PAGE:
To be honest, I do not know. Because in my mind, we have not really changed since I first started to write the songs we’ve made since we were just teenaged: 12, 13, 14. Some of those songs we still play live, but the general concept, which is somewhere inside my brain, it’s kind of still the same. This is live music, live instruments. We don’t really use a lot of technology just because we bought it. The moment you depend on those click tracks, you know, computers and stuff, something accidental can ruin your show. Computers crash and then what else do you have to do? We are doing it in a really old fashioned way, having guitars and amps. So, even if there is no electricity… I mean it happened just two days ago, we were in Providence RI. The electricity went out at the club but we still can sit on the edge of the stage and sing those songs to the fans. The general idea didn’t really change. Yes, our fans say “this album’s different” and they can follow some change. I don’t know. It depends on our personal lives and what is happening to us and what’s going on in the music world.

How was it writing the new songs in English?

It’s a challenging task in a way, because I’m really careful about my lyrics in Russian. People in Russia, historically, were really concerned about quality of pen. Bearing in mind, all the greatest authors like Tolstoy, Dostoyevsky, and Pushkin came from Russia. We have it in our genes probably. I tried to apply it to our popular music, to be really careful about what to say and how to say it, what kind of words to choose. I don’t want to use too much slang; I don’t want to use too many foreign words. I like to keep it really unique, still like Russian. I’d like to do the same thing in English, but here you have a different mentality, different words, it’s a different time. It’s not about simply translating lyrics into a different language. It should work in the song. Some of it was really just to get a sense of what it’s all about, just general ideas, general sounds. It’s more like the sounds of your soul inside, than the exact translation. I don’t mind making mistakes with grammar. I don’t mind my accent. It simply has to work all together. That’s the whole idea. Whether I succeeded or not, you will judge (laugh). But I really did enjoy creating it.

I don’t speak Russian, but I did find translations for Comrade Ambassador on russmus.net. Are you familiar with this site?

I don’t know. The official translations of the songs were included in our booklet on the CD. But I’m sure that there are lots of different translations which our fans did. We’ve been to Japan, and we met students from a Japan university. They said “We’re studying Russian. Your songs, we’re using them as a textbook. You know it’s got things which are not really stereotypical, but still sound right.” I’m really glad that our lyrics also serve a scientific purpose (laugh).

Reading those translations, your lyrics seem very poetic. It’s a different style than a lot of typical pop music here.

Yes, I guess so. In England, they usually say, “Your songs remind us of the kind of writing that Morrissey would usually do,” which compliments us. He’s one of the greatest lyric writers in English pop music. So, it’s not really the expected pop lyrics, just kind of really good feelings. This is where I started, initially. I wasn’t really interested to describe what is all around me, because I didn’t really find it exciting. So I would imagine “how would it happen if?” If, if, if…and lots of people just don’t really like that “if” attitude. But I don’t mind. You know, inside me, I’m a rather pragmatic and realistic person. I don’t really live in worlds of illusion and stuff. That’s why I’ve never really dreamed of my band being so big. But now, sitting in, where am I now, North Hampton? (chuckle) Knowing I’m on a 40 state tour in United States, Canada and Mexico, playing my songs! Yeah! I could imagine that I lived in that kind of world, and here it is. It was hard work for that and then I made it true. Some people would rather have a magic wand in their hands, but… well, I’d rather have it, but I know it doesn’t exist.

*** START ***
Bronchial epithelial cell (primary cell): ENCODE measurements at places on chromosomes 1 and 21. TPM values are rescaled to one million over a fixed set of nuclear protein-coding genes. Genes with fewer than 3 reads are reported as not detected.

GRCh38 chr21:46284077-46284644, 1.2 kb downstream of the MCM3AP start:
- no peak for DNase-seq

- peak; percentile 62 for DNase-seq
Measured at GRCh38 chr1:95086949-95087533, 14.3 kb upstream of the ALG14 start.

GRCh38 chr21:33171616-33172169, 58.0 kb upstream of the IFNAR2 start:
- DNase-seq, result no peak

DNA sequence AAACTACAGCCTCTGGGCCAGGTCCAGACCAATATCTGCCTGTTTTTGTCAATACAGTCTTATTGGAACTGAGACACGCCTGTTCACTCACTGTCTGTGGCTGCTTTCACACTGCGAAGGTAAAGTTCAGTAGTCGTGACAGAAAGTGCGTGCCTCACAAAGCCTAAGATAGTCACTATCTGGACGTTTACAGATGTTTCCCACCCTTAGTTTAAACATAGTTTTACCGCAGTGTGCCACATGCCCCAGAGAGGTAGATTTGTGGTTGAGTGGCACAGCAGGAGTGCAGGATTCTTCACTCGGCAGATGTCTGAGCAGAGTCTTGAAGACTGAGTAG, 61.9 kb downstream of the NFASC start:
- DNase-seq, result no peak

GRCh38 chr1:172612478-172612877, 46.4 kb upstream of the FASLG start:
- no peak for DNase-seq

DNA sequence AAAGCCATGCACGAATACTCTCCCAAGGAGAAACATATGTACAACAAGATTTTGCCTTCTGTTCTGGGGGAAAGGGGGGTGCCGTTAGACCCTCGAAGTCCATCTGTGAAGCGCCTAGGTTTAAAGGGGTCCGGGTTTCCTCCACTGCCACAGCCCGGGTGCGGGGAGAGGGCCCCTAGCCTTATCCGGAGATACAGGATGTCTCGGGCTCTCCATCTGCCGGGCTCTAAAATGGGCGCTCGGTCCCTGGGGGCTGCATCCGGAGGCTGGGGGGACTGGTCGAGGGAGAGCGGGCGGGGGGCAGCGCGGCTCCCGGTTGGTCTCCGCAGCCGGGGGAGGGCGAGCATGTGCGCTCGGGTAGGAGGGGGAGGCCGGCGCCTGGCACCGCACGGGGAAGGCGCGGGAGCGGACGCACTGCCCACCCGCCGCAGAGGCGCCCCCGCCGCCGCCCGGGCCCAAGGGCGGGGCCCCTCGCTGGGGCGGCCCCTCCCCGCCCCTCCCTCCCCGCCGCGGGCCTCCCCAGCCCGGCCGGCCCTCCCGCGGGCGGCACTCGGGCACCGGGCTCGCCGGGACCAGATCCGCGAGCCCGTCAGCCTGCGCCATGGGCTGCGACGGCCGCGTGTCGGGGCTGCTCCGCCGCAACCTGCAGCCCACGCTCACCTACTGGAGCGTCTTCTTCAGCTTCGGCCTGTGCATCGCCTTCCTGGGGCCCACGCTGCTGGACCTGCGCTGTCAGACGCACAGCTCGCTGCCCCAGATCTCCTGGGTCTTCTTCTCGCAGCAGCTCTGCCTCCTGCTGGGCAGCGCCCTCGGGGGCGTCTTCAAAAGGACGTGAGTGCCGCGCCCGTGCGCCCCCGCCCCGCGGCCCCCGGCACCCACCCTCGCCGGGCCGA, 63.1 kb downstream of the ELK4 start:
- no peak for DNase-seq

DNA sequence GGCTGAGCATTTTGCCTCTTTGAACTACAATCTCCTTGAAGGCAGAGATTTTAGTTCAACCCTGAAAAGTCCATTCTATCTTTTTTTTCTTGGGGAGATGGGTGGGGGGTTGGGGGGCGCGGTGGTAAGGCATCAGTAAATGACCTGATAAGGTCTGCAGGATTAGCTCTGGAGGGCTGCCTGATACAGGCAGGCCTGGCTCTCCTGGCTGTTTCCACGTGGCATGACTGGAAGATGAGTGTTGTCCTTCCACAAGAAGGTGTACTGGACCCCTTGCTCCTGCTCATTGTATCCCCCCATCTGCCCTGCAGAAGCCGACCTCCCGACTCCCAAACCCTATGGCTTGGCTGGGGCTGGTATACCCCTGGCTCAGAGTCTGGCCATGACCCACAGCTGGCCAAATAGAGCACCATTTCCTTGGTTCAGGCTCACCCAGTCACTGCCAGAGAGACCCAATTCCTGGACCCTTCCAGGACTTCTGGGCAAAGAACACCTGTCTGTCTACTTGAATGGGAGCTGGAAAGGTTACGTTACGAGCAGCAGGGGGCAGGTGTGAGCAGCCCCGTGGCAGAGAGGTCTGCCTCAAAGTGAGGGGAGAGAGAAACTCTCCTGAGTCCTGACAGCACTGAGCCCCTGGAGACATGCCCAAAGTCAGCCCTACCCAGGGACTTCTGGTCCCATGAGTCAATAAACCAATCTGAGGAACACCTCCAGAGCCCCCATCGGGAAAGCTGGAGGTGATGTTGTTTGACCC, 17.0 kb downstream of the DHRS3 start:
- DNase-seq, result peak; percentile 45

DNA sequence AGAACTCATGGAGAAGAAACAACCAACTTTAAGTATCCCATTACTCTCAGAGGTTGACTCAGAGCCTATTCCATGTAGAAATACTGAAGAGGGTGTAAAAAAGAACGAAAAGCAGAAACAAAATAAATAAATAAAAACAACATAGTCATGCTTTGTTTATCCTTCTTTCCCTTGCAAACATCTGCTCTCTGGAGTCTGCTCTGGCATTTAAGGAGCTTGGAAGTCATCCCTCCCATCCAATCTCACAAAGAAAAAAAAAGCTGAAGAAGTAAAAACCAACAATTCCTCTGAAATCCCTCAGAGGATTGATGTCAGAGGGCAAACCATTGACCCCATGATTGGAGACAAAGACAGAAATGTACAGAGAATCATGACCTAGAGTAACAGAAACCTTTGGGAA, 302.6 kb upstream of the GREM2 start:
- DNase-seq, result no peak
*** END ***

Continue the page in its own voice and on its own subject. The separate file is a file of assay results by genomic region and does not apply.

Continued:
But what does exist? Real people, real me, real you. You’re on the telephone, but we talk, we communicate. The moment we build communication with the outside world, then something’s happening. Maybe I would still write something that, in Russia, they would call it writing to the drawer. You know, when you write it for yourself, and no one would hear it. You think no one will like it or you think you are too genius and other people wouldn’t understand that. But the moment you make the first step, then you realize: it’s not just a couple of friends of yours who appreciate your music. The moment I realized that several million people actually liked what I’m thinking about, that’s probably when I had to give up my day job and not think about doing careers in whatever I tried to do. I had to stick to whatever I enjoyed more and what people enjoyed around me.

You’re playing smaller venues in the US. Are you able to get closer to fans here in the US?